The mobile industry originally assumed small displays would be mostly used “for simple user interfaces, webs and games,” said Tom McMahon, video expert and founder of The Del Rey Consultancy. But that’s no longer true. Devices are coming out with higher resolution displays, and consumers are watching more video on tablets than anyone in the mobile industry originally expected.
Coupling this industry-wide trend [for higher-resolution mobile displays] with consumers’ craving UHDTV, the mobile industry “needs to figure out a way to do display processing, or signal processing, either in a box [tablet] or in a head-end from which video is being distributed, McMahon noted.
DisplaySearch’s Shim acknowledged that display processing is one solution that could improve the video playback experience. “The challenge is that as far as I know there aren’t any display processors available in volume specifically for tablets,” he said. “Another challenge would be cost. As tablet average selling prices continue to fall, adding new components will be difficult.”
McMahon agreed. “There is cost for power, and the cost for silicon. Something’s got to give. You need to pay for it.”
Bruce Walicek, president and CEO at Pixelworks, is one executive willing to discuss how display processing technology is becoming even more important on mobile devices.
In the company’s earning call earlier this year, Walicek noted a “gigantic tsunami of pixels that are headed for the entire ecosystem” and talked of Pixelworks’ display processing technology, now powering many of the tier-one TV manufacturers’ Ultra High Definition TVs. During the call, he said, “Higher resolution of course means more noticeable video quality problems, and video quality problems associated with higher-resolution larger screens are now migrating to small ones.” Although he stopped short of disclosing his company’s product plan, Pixelworks appears focused on developing a display processor specifically designed for mobile screens.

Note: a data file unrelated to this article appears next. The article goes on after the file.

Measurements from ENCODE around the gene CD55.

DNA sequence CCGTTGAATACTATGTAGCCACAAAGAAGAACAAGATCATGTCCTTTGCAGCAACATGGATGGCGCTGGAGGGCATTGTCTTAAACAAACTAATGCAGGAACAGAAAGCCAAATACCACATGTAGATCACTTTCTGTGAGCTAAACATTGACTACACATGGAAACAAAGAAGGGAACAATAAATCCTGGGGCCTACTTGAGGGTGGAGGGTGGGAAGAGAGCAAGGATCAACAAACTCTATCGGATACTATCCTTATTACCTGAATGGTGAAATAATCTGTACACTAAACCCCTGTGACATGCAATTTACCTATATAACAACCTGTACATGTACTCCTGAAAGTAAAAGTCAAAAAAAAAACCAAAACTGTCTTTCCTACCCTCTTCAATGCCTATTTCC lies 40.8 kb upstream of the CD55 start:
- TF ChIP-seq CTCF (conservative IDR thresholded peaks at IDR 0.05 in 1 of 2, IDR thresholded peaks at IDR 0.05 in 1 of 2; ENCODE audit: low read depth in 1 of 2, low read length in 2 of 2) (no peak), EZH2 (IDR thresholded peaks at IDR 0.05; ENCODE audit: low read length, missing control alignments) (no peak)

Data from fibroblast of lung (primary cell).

Of course, “there are a billion different ways to up convert video,” said McMahon. McMahon, who used to work for Microsoft and Broadcom, explained, “Whether it is a motion estimation, motion vector or motion protection, there are different ways to estimate--or guessing--where the pixel goes next. It’s an interpolation over time.” A company like Farudja Labs, later acquired by ST Microelectronics, worked for years on the development of video processing algorithms and products that powered large-screen TVs, he added.
Bringing the level of sophisticated display processing currently used in a large-screen UHDTV to mobile devices is a stretch. The issue of cost is compounded by the impact on battery life. Beyond an external display processor chip, this could require a much more holistic system-level approach.
Noting that today’s tablets consist of “pretty much one big system-on-chip and battery,” McMahon speculated that vendors such as Qualcomm and Broadcom are likely working to integrate some level of display processing.
Just to be clear, if you are streaming videos onto your tablet from Netflix, for example, you need a good connection on WiFi or 4G LTE. But you'll be streaming 1080p at best--which even then is a slightly lower resolution than the iPad Retina screen. Obviously, with a less-than-optimal connection, video quality continues to decline. But what happens in video streaming or even in video chat is that the frame rate is often reduced, which results in judder. If a new mobile display processor is capable of frame-rate conversion, it can, in theory, recover the original frame rate, making it smooth again.